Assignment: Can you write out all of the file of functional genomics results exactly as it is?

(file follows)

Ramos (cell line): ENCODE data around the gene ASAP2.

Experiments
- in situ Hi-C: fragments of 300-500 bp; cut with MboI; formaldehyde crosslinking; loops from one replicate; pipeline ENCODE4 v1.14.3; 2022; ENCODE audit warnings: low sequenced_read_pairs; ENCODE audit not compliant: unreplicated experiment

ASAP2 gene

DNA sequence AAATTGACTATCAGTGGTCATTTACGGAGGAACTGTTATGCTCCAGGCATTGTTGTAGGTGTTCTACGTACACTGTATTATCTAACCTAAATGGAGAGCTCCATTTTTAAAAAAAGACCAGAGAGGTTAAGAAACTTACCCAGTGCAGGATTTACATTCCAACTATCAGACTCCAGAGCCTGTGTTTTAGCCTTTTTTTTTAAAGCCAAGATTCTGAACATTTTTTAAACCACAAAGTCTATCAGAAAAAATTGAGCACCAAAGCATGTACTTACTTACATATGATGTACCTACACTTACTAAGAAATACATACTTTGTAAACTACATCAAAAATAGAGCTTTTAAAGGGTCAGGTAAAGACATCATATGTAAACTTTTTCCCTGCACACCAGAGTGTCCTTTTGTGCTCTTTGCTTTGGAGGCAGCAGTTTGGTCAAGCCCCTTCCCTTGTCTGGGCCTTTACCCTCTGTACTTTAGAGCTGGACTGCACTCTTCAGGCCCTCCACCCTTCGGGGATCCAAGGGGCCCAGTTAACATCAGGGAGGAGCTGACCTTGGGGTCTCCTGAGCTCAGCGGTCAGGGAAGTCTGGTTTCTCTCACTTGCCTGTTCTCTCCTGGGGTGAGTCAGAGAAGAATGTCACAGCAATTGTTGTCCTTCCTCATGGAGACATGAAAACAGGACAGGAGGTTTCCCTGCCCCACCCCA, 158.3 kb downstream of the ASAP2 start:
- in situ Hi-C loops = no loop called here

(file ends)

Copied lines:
Ramos (cell line): ENCODE data around the gene ASAP2.

Experiments
- in situ Hi-C: fragments of 300-500 bp; cut with MboI; formaldehyde crosslinking; loops from one replicate; pipeline ENCODE4 v1.14.3; 2022; ENCODE audit warnings: low sequenced_read_pairs; ENCODE audit not compliant: unreplicated experiment

ASAP2 gene

DNA sequence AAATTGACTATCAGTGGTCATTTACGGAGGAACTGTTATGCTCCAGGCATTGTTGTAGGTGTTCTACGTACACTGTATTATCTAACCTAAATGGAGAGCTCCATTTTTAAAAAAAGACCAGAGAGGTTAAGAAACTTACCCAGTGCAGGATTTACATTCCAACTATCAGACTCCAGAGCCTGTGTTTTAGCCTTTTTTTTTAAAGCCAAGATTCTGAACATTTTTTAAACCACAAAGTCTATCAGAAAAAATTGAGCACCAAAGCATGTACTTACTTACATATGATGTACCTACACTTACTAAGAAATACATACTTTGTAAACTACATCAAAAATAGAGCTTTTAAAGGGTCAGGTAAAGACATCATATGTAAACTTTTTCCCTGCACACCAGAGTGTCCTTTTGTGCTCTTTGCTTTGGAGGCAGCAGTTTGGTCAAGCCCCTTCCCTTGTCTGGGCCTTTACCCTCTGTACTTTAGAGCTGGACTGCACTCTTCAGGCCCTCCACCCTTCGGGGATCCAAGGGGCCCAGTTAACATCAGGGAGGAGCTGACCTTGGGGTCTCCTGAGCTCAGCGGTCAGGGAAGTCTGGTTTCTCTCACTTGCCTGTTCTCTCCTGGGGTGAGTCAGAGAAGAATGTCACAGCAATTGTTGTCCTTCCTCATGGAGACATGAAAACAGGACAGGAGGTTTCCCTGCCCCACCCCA, 158.3 kb downstream of the ASAP2 start:
- in situ Hi-C loops = no loop called here